The latest and final results of a statewide achievement test given to Wisconsin public school students shows reading and math scores were generally up from a year ago. However, the findings of the Wisconsin Knowledge and Concepts Examinations (WKCE) also shows minority student continued to lag behind.
The report shows that, overall, 48.6 percent of students scored proficient or advanced in mathematics, while 36.6 percent of students scored proficient or advanced in reading. Both scores were up over a five year period; about 1.8 points for math and 1.1 points for reading.
The state Department of Public Instruction says results were up across all racial and ethnic groups, although officials also note that state achievement gaps remain large.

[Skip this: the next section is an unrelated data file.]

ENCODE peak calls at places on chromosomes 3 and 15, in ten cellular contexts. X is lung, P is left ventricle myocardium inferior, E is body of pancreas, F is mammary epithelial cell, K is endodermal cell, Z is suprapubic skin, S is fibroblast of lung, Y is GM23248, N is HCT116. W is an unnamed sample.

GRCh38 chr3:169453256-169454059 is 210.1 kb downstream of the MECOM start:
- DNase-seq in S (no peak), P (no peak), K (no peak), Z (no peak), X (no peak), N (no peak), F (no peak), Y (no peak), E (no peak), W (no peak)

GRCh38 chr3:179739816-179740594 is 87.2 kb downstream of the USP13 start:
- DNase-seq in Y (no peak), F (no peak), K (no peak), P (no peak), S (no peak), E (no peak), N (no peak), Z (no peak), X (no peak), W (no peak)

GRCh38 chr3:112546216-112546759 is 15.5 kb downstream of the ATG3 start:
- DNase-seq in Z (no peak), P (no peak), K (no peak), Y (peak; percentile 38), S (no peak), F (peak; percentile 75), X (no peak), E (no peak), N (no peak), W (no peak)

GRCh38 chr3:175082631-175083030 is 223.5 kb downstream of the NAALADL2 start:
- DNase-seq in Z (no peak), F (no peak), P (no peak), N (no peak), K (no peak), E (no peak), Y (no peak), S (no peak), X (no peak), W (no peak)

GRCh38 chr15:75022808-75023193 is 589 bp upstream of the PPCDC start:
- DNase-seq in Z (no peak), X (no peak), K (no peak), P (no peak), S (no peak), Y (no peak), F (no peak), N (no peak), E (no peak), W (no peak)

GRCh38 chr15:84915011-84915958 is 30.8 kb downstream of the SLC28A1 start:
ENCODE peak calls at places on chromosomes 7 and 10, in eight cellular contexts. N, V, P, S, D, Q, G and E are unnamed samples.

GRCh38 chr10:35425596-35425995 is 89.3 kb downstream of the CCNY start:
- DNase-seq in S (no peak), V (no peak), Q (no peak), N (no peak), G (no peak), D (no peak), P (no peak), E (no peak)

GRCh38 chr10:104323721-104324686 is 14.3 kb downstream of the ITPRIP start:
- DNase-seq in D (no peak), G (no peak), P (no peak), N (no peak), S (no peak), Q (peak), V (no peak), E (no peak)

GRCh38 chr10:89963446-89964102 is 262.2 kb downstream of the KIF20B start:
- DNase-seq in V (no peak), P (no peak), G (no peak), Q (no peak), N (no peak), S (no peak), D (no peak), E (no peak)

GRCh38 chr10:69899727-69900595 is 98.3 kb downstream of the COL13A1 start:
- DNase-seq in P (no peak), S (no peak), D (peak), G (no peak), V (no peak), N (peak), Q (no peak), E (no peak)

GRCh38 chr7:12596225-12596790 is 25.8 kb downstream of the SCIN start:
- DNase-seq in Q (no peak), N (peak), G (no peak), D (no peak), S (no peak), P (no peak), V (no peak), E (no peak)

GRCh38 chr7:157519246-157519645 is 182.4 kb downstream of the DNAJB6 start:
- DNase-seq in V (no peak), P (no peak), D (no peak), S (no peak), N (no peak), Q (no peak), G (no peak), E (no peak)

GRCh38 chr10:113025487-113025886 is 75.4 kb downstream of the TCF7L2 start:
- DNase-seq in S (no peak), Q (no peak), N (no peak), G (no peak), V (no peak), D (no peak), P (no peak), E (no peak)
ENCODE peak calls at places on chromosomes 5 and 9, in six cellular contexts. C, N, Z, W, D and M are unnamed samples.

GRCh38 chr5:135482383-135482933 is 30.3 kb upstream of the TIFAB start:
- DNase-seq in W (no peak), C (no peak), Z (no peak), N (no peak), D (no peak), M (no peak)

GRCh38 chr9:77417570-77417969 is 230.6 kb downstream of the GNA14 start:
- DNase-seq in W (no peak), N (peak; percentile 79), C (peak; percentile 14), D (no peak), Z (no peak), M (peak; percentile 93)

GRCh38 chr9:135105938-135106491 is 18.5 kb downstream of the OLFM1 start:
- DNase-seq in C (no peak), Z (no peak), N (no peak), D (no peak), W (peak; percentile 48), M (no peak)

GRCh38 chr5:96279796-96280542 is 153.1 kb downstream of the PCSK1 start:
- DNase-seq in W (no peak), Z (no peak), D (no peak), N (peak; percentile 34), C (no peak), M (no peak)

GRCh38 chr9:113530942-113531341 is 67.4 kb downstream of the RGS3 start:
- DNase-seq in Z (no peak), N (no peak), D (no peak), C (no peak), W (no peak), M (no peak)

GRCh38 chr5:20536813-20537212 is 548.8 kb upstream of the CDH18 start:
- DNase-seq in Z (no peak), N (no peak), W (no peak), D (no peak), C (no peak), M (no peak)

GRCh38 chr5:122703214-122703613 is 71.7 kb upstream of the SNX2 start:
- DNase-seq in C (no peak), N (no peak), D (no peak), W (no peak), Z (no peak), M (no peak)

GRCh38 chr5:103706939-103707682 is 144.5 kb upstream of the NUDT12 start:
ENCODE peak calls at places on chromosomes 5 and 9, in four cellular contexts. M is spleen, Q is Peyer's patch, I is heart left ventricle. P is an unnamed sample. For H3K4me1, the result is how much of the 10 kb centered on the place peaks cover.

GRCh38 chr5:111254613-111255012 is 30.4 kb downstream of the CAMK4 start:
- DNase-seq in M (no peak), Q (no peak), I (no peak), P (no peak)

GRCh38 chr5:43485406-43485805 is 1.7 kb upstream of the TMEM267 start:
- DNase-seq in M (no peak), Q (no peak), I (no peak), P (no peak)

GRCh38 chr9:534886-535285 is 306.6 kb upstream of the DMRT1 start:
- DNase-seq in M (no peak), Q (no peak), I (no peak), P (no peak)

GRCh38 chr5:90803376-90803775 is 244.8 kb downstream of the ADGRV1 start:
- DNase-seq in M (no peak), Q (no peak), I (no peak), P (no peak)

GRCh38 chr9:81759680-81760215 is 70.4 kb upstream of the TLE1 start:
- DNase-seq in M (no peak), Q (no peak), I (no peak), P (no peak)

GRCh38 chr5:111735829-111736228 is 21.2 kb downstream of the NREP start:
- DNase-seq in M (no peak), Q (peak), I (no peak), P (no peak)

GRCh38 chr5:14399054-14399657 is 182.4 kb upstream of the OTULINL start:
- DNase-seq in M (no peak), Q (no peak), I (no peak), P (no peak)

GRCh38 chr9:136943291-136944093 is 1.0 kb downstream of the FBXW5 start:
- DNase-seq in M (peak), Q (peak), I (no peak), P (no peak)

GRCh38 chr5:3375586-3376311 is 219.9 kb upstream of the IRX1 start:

State Superintendent Tony Evers says those gaps are why he appointed a special task force, which begins meeting this week, to “specifically address classroom-based practices that can impact Wisconsin’s achievement gap. The educators on my Promoting Excellence for All Task Force are from public, charter, and choice schools that are moving the needle on student achievement. We want them to tell us what works in their schools and help us apply these strategies in classrooms across the state.”
This is the last year the state will have results from the WKCE to examine. The exams, which have been used since 1992, are being replaced with other yearly exams that will measure progress much more often during the school year. The exams are aligned with the state’s Common Core standards, and Evers says they should help close racial-and-ethnic achievement gaps and prepare students better for college and careers.